So, in November I finally sucked it up and went to the “fancy” gym by Hirosaki station. It is only a 5-minute walk from my house! They were offering a joining special with some sort of incentive (isn’t that always the case?) and I really needed a close, convenient place to work out at, so… I went ahead and did it as an investment in my emotional and physical well-being. I don’t have any tattoos, so I was allowed to sign up. I was actually pretty proud of myself for getting the membership all by myself.

I chose one of the cheapest of the membership options, which at ¥6300/$76 per month allows me to come in for a maximum of three hours once a day between 10am-11pm. Except on Sundays and Wednesdays (when the gym is closed to everyone). Oh, and national holidays. No towel service either.

There were other membership options, but they were for either morning-only or night-only use. Who wants to only be able to go to the gym from 8pm-11pm? Oh, and there was also the normal single membership for ¥8400/$102 per month (still no towel service… that is extra). I may switch to this next winter just because I want more freedom.

I have often wondered why there are so many rules and restrictions. Why does the gym only open at 10am? Can’t they find people to work in the wee hours of the morning like they do for 24-hour convenience stores? I am a person who is most energetic in the mornings and have trouble sleeping past 5:30am nowadays. It would be perfect if I could go to the gym at 5:30am like I did back in the US, shower, and then go to work. But alas, I cannot.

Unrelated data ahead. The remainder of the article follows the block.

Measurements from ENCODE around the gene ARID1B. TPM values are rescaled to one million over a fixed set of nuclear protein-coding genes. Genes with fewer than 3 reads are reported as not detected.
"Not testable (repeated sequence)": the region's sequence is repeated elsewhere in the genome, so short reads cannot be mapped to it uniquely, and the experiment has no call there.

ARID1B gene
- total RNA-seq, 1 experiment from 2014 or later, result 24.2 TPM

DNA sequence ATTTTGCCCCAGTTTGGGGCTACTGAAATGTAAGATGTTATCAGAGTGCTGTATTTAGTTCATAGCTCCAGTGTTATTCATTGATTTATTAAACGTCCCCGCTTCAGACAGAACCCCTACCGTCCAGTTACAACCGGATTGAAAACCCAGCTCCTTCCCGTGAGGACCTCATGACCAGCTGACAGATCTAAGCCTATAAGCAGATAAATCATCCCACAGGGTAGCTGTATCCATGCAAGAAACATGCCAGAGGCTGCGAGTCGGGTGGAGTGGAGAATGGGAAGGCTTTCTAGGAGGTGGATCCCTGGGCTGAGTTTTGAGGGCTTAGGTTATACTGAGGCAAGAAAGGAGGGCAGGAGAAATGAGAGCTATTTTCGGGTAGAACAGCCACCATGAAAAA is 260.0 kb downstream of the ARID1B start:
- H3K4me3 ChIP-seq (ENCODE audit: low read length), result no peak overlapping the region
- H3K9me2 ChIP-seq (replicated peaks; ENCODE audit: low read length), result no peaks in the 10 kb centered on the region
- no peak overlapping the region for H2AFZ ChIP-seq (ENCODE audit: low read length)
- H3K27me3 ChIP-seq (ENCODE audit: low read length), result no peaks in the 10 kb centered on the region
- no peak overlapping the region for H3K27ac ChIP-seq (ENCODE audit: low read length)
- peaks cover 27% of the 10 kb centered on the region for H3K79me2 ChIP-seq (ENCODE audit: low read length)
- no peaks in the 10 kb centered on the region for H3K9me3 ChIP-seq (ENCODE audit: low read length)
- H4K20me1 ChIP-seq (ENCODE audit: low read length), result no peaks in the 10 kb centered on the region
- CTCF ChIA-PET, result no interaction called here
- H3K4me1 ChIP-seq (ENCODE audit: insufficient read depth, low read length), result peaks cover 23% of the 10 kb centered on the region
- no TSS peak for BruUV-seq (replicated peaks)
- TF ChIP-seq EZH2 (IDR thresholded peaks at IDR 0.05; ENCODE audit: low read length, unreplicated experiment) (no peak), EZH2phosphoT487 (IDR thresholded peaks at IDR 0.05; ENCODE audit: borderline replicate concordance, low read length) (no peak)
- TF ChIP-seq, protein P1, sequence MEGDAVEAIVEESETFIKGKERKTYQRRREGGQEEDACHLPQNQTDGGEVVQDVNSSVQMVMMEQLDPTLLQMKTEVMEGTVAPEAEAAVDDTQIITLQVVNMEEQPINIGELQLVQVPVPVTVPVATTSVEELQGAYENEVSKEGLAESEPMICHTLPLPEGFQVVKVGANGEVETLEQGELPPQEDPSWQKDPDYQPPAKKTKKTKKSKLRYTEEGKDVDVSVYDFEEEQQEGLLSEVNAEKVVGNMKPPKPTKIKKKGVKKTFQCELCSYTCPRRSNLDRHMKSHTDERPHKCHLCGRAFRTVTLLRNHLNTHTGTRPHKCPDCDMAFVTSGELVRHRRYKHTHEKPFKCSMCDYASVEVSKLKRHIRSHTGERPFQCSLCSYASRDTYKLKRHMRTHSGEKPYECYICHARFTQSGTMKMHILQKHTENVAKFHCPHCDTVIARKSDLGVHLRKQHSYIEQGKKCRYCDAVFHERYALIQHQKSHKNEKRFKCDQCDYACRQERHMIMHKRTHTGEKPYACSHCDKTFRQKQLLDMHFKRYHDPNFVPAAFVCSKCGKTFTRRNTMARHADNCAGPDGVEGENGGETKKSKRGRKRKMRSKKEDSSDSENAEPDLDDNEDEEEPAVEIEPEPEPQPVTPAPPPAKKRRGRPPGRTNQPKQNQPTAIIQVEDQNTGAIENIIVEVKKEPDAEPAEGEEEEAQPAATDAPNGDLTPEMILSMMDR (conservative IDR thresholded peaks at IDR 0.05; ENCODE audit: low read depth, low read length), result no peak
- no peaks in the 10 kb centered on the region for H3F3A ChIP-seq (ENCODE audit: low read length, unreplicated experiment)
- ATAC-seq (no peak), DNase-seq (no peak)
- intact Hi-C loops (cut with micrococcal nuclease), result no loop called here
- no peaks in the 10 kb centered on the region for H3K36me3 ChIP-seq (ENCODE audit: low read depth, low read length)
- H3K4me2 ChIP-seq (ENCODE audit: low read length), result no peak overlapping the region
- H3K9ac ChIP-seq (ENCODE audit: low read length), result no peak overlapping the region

And why must they close up shop every Wednesday? Do they think that the machines need a Sabbath? And if it is to give the staff a break, I bet they could find someone to work on Wednesday. Surely. Why do I have to pay extra if I want to use the gym on a Sunday or a holiday?

I wondered if there were gyms that were open before 9 or 10am in Japan and do not have mysterious weekly closures, so I did a little online research. I was flabbergasted. Gold’s Gym Japan has several locations, some of which are 24 hours like what I am used to in the US. But at ¥12,600/$154 (¥18,900/$230 with towel rental) PER MONTH… It’s just ridiculous. How can people afford prices like that?

Oh, and I’d like to add that at the time of this writing, the gym has been closed since Saturday (until Thursday) because of another “construction/refurbishment” period. They already did this once in December.

download

“Apologies for the construction…”

Okay, that is enough ranting. I know I’ve written a lot about the things I don’t like, but I would like to end this on a good note. I am extremely lucky that I have a nice gym to go to at all. Many many many JETs do not even have this much.

There are an ample amount of treadmills and four ellipticals! The treadmills are the exact same brand I used to run on at my old gym, so they are compatible with my heart rate chest band. The ellipticals were essential when I was recovering from my knee injury last month.